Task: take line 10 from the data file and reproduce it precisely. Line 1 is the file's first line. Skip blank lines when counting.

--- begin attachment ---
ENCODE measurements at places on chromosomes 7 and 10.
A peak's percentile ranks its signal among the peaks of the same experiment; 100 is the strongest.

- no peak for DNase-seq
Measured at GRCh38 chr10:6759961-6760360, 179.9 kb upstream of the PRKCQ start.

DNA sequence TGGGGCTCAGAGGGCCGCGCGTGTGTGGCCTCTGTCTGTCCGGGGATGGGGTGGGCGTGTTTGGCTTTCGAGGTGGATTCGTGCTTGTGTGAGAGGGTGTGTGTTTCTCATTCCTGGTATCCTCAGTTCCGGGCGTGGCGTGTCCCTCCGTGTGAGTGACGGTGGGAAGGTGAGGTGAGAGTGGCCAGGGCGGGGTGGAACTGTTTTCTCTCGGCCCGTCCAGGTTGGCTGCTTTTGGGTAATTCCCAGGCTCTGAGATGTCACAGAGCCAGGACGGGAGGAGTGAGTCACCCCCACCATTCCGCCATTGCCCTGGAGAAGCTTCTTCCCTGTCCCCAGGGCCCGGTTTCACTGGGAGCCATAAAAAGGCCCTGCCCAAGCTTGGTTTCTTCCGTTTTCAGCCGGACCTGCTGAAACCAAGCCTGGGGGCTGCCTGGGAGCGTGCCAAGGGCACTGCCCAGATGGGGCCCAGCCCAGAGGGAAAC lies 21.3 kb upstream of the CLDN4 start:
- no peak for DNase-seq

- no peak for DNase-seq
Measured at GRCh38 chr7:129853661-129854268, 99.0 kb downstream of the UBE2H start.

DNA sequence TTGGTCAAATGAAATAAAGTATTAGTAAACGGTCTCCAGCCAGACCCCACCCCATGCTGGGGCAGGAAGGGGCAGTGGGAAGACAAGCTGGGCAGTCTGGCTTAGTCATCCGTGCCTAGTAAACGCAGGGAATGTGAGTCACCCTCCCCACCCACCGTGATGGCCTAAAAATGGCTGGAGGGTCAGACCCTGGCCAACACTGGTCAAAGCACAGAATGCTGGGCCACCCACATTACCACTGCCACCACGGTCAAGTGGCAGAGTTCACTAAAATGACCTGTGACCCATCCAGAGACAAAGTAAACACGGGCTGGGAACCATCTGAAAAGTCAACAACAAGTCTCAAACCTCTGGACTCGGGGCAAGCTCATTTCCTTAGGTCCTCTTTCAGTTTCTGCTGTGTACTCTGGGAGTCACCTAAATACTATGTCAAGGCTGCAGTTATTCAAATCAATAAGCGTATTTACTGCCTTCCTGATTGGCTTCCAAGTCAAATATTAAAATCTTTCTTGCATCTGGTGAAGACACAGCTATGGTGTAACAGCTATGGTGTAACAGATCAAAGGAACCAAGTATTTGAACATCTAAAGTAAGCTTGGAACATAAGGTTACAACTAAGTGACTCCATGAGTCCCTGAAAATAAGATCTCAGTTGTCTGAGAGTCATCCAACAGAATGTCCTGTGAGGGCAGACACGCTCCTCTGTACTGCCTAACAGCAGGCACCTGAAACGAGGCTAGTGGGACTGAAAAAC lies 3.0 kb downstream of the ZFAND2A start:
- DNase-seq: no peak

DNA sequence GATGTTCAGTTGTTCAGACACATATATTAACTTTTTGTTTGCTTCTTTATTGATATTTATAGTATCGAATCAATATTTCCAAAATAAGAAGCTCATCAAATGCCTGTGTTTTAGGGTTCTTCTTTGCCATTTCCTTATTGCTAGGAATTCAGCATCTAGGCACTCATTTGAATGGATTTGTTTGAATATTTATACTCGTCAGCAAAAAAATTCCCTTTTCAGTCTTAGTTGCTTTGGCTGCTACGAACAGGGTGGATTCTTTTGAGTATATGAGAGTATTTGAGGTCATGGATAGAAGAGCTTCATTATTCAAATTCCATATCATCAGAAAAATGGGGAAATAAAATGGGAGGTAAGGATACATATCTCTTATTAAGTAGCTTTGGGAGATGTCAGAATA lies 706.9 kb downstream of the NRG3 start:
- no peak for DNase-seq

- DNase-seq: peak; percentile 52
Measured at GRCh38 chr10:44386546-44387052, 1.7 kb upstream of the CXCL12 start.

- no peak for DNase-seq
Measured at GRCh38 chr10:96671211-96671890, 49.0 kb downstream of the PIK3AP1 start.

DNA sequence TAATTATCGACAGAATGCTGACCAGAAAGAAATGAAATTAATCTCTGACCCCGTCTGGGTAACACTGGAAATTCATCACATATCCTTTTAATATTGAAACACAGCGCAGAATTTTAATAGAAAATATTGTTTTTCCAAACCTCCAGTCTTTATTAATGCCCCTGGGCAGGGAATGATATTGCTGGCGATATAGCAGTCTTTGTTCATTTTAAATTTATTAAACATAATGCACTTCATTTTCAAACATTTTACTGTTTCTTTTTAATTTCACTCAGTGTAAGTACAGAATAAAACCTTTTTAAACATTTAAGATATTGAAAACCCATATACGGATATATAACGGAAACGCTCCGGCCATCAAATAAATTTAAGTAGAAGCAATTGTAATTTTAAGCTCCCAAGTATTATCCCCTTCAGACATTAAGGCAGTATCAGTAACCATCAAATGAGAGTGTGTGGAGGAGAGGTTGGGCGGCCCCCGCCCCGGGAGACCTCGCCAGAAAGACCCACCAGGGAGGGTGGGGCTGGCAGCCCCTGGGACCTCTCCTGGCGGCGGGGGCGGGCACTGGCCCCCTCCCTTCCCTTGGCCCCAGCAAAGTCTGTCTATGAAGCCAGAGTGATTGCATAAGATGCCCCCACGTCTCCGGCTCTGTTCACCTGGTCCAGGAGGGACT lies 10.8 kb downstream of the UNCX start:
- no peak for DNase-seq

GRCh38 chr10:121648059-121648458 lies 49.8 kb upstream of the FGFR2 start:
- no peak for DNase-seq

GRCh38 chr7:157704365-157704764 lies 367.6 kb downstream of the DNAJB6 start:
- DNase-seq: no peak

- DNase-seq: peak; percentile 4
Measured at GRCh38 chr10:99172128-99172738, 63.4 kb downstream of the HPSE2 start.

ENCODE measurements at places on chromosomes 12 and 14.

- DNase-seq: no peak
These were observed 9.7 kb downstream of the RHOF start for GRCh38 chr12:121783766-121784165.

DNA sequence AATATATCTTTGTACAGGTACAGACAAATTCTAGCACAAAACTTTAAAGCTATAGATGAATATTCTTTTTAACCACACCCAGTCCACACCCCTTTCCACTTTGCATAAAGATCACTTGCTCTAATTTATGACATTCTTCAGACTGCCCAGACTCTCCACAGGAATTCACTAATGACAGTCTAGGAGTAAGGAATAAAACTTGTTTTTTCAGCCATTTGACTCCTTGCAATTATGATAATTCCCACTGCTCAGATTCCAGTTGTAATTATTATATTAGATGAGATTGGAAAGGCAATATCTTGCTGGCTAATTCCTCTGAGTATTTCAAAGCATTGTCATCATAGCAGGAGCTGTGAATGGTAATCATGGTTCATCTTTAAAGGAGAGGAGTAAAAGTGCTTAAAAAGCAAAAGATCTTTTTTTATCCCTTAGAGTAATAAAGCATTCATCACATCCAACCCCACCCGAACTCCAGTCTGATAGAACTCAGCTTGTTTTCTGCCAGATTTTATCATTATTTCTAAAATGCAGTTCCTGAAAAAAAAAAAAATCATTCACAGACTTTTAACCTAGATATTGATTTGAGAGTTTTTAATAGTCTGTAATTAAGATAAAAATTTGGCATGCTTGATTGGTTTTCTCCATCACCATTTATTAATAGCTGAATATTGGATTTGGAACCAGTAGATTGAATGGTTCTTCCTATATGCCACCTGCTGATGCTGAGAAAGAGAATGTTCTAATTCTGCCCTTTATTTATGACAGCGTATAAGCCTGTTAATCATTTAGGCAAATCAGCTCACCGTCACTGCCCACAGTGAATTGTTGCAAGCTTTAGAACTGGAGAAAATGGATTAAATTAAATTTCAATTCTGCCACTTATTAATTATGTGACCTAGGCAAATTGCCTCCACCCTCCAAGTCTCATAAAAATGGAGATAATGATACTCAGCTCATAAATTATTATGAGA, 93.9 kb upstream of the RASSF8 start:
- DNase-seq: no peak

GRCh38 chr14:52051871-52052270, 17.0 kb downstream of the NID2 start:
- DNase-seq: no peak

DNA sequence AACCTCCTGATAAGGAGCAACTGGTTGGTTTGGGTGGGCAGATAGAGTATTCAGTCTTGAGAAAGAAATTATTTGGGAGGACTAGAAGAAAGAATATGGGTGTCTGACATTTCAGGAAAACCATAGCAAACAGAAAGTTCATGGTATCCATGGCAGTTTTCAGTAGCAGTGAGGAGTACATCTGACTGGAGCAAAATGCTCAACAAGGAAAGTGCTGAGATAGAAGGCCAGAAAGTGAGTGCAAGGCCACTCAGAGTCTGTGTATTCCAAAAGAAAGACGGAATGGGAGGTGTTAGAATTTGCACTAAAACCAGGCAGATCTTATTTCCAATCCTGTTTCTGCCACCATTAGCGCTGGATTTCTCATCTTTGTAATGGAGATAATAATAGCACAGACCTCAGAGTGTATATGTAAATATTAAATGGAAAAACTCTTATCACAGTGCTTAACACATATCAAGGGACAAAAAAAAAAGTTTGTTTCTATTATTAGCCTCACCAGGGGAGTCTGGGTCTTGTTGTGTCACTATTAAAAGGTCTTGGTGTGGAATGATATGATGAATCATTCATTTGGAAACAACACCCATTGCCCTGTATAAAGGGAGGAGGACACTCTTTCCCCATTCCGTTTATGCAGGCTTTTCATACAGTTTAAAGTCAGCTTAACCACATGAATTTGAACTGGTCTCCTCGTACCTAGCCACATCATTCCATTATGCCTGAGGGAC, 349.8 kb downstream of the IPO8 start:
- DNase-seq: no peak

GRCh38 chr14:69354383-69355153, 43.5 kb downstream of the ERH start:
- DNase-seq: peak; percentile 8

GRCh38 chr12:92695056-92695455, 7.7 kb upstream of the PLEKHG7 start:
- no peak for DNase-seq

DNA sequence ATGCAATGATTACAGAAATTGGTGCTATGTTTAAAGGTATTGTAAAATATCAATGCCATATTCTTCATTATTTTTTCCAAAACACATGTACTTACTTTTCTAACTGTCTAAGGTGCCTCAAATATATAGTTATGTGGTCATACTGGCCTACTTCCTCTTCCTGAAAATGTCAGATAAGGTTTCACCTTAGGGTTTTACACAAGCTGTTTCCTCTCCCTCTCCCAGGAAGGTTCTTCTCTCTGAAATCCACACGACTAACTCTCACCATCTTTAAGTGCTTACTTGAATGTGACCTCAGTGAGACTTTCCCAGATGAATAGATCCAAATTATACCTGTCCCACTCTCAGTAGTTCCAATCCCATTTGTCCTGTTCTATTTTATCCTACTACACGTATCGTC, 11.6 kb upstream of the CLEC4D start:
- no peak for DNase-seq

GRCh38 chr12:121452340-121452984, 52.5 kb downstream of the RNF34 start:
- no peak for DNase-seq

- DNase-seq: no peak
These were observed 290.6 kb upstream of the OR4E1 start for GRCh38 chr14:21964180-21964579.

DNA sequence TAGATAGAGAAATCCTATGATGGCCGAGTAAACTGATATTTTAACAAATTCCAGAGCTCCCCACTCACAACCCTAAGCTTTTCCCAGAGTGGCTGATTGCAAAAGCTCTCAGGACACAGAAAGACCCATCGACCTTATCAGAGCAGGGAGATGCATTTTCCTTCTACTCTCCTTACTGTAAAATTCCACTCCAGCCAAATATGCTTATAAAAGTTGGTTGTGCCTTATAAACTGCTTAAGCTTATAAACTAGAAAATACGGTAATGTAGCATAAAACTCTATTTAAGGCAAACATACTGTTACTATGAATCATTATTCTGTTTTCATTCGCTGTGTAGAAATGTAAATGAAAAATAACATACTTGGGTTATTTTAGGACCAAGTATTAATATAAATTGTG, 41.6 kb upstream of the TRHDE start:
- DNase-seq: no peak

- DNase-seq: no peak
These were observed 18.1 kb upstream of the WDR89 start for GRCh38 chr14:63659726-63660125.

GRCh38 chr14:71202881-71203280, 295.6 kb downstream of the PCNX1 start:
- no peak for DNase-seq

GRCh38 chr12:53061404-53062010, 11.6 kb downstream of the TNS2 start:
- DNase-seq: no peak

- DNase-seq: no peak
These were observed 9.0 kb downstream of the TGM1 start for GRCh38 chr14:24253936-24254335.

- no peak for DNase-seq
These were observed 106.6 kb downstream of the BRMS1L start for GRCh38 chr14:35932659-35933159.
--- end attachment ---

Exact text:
- DNase-seq: no peak